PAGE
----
Trump said “the legislative branch, not the executive branch, writes these laws – this is the bedrock of our Constitutional system, which I took a solemn oath to preserve, protect, and defend.”
"I do not favor punishing children, most of whom are now adults, for the actions of their parents,” he added. “But we must also recognize that we are nation of opportunity because we are a nation of laws."
Since that announcement just over a year ago, DACA has been caught in legal snarls, its continued existence in jeopardy. While current DACA recipients can still re-apply every two years for renewed grants, no new applicants are accepted.
“I just hope that people don't stop fighting,” Leiva said. “I just wish that more people got to learn more about different cultures and different stories and [could] see how people came here and why people came here and what things are like in those countries right now.”
Crossing the Border
In the late ‘90s, Leiva’s parents made the decision to leave El Salvador for the States.
“Things were getting tough in El Salvador — violence and economically things weren’t looking positive,” Leiva said. “He was trying to provide a better future for the family.”
While Leiva did not want to disclose how his parents entered the U.S., he said his father left first, his mother following a year later in 2000. The pair settled in Iowa with a plan to bring their three sons along later on.
After their arrival in the U.S., Leiva’s parents were eventually granted temporary protected status in the U.S., which is given to immigrants who can’t return to their home countries safely due to conditions or circumstances there.
Meanwhile, Leiva remained in El Salvador and was cared for by his great-grandmother and other close relatives until 2002.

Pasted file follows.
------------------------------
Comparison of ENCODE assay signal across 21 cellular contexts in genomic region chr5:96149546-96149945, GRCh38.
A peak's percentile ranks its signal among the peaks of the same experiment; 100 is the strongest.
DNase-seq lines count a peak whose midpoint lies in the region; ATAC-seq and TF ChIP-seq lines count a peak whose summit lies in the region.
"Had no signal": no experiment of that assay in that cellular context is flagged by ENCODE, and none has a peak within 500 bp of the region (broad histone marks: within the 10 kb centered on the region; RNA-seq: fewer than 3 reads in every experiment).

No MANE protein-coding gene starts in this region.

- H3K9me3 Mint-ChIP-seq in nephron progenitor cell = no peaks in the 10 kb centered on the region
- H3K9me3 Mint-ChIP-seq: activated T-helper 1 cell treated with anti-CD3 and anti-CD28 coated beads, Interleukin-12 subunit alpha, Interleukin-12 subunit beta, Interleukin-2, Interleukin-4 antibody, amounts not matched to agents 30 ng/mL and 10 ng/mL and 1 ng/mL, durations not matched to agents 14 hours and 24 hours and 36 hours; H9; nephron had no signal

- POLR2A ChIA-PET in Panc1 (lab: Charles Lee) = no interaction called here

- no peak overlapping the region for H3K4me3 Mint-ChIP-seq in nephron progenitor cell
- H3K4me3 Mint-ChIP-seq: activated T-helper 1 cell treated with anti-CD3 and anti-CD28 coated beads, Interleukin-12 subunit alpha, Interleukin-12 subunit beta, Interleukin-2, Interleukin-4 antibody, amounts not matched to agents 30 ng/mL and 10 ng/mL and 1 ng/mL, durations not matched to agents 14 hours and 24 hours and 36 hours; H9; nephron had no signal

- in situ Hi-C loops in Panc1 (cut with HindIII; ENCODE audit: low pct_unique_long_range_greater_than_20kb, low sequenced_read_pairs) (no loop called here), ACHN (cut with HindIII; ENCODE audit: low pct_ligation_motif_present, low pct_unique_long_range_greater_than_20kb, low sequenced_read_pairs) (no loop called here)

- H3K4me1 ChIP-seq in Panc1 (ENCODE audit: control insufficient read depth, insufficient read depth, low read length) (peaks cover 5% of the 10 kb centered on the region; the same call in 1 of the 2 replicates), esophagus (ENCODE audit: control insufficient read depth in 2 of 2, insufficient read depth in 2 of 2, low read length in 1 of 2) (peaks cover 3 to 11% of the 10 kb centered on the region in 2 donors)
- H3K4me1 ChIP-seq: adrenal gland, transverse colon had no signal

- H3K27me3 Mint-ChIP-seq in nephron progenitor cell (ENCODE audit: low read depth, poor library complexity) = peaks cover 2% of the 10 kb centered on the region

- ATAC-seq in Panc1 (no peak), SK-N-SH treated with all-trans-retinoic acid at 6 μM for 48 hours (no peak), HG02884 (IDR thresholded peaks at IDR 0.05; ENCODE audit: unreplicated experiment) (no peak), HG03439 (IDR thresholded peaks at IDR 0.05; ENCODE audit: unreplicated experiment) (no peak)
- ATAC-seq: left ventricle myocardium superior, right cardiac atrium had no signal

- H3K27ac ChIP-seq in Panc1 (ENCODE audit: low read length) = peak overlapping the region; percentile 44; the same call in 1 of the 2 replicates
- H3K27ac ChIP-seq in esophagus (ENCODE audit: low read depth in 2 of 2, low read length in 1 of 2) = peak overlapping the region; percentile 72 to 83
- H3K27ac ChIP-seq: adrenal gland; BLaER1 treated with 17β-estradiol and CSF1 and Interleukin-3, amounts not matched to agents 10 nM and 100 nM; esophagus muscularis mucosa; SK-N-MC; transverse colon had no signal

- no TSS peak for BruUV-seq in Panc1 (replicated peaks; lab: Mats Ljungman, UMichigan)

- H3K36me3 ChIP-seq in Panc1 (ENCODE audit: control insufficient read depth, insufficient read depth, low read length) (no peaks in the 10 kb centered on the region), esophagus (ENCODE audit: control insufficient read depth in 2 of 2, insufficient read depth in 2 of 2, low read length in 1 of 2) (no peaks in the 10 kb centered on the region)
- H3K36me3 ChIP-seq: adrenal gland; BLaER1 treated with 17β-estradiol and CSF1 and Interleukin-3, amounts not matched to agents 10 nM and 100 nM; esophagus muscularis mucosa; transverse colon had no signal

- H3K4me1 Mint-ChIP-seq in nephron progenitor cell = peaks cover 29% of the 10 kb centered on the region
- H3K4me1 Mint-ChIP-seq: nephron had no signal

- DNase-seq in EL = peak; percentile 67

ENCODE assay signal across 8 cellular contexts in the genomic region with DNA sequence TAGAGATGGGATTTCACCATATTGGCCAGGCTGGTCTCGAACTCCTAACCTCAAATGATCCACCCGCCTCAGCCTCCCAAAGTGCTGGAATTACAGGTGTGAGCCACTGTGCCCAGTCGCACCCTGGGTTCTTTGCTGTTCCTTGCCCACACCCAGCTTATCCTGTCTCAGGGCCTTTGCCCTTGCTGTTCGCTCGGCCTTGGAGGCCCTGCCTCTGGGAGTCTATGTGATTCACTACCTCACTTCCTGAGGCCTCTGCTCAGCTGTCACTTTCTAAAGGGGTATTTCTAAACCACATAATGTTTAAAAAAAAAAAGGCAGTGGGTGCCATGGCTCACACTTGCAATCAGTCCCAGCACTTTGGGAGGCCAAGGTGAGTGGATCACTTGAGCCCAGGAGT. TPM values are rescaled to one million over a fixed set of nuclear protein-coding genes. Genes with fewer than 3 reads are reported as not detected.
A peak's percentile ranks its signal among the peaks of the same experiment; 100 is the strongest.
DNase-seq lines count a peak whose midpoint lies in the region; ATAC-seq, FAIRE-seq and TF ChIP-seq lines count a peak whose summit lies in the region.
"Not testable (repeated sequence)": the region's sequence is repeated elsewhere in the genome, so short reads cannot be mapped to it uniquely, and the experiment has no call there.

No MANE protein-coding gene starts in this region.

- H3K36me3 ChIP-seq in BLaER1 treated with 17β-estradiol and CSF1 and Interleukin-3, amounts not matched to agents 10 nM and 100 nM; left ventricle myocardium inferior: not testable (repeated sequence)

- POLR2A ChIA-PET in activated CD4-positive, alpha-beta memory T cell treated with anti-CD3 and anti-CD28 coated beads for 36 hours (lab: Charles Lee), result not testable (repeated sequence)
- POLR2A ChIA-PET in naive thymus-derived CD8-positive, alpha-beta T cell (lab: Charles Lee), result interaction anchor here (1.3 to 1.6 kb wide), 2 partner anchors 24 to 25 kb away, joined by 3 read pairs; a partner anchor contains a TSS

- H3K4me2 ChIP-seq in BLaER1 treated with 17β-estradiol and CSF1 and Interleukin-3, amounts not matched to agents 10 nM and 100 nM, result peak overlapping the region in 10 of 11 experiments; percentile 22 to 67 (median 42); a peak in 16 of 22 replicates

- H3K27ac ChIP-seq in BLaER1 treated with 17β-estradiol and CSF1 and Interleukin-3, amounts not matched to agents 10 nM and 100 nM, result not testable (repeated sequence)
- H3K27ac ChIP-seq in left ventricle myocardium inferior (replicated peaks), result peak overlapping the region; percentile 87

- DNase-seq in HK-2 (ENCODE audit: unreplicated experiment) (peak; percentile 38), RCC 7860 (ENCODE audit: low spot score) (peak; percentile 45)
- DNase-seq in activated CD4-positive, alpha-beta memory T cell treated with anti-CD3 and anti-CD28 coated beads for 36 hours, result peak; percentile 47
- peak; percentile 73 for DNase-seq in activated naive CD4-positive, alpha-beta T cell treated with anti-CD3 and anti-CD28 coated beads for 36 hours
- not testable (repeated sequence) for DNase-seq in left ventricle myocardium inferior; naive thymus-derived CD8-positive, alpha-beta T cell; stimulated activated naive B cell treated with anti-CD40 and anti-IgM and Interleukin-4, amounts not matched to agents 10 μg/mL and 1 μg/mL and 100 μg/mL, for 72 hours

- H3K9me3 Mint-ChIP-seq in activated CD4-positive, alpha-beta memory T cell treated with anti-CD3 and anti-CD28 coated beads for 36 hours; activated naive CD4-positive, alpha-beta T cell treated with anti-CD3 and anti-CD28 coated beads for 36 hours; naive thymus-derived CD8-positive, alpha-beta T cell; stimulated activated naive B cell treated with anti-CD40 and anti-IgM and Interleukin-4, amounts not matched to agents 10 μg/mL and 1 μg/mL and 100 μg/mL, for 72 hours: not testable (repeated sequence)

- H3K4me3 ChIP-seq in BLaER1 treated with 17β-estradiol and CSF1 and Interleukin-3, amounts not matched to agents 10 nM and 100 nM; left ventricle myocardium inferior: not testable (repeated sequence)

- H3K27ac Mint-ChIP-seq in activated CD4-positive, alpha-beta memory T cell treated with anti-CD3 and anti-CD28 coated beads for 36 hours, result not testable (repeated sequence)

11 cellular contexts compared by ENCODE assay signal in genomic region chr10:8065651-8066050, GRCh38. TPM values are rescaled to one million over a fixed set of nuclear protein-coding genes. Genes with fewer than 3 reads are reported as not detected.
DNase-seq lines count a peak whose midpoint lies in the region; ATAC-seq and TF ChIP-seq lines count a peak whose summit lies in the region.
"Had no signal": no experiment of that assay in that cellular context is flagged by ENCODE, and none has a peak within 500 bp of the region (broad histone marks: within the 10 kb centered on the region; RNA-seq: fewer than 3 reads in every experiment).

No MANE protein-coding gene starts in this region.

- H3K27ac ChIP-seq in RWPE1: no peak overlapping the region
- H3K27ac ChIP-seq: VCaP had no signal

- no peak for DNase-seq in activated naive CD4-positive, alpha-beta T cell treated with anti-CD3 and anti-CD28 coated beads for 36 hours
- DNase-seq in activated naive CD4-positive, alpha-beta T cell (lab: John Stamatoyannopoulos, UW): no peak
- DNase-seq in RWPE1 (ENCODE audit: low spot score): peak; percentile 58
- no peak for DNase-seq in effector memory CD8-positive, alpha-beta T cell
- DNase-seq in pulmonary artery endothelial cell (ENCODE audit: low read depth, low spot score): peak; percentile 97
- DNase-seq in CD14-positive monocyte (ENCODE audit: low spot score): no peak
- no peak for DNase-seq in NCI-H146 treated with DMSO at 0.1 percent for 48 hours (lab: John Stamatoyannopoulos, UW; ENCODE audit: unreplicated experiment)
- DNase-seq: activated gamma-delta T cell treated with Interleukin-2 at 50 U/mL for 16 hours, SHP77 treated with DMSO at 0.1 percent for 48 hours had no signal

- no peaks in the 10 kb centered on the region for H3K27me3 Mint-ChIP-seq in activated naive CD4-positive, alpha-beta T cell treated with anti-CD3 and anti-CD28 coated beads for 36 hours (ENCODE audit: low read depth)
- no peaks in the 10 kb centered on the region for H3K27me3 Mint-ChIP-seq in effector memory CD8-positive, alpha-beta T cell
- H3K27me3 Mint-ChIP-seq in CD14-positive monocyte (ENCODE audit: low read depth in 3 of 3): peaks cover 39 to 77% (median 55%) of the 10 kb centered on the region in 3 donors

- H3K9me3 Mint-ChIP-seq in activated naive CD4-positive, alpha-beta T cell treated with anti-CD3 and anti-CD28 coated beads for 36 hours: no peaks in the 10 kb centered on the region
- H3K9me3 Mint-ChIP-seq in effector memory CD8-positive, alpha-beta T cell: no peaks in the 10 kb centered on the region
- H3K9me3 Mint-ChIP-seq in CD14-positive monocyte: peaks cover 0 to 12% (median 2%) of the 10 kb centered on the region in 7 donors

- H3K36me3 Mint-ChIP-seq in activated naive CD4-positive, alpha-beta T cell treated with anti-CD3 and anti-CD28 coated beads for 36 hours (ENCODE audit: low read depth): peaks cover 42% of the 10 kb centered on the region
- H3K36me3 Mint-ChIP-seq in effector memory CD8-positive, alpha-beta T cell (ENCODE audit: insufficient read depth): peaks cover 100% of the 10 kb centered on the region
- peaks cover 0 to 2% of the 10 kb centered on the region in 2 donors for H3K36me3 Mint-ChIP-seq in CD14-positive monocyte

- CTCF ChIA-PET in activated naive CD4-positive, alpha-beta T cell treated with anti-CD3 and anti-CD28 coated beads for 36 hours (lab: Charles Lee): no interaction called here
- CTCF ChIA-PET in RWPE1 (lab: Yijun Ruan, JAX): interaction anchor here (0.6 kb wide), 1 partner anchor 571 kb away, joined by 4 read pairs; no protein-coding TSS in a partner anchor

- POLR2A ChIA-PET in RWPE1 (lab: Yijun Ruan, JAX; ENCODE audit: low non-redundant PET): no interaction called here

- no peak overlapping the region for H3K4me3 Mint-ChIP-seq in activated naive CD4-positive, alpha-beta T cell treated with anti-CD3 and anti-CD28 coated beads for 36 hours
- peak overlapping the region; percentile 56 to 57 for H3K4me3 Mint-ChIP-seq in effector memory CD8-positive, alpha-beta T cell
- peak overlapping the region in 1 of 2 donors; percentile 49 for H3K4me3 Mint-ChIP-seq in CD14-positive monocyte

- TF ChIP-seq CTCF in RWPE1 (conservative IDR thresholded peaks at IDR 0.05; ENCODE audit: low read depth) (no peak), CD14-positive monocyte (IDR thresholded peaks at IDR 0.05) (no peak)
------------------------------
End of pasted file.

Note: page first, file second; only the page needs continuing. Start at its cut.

“I received a phone call from my dad and he told me that it was time for me to come to the U.S. and meet up with them,” Leiva said.
His parents hired someone to take him on the journey from El Salvador to the U.S. Carrying only a backpack filled with a few belongings and “little bit of clothes,” then-10-year-old Leiva set out on the journey with a man he didn’t know.
“Sometimes we were in a car, in a bus. We walked a few times for a couple of hours,” Leiva said. “It took us a few days to get to the Guatemala-Mexico border.”
When Leiva and his guide arrived in Veracruz, Mexico, they went to the house of a family that Leiva didn’t know. He said his guide left to “go buy groceries” and never returned.
“That left me, 10 years old, stranded in the middle of Mexico,” Leiva said. “I didn't really know anyone. All I had was my dad's phone number and the hope that the family where I was staying was going to be able to help me out.”
Thankfully, the family agreed to let Leiva stay until his parents could figure out an alternative plan.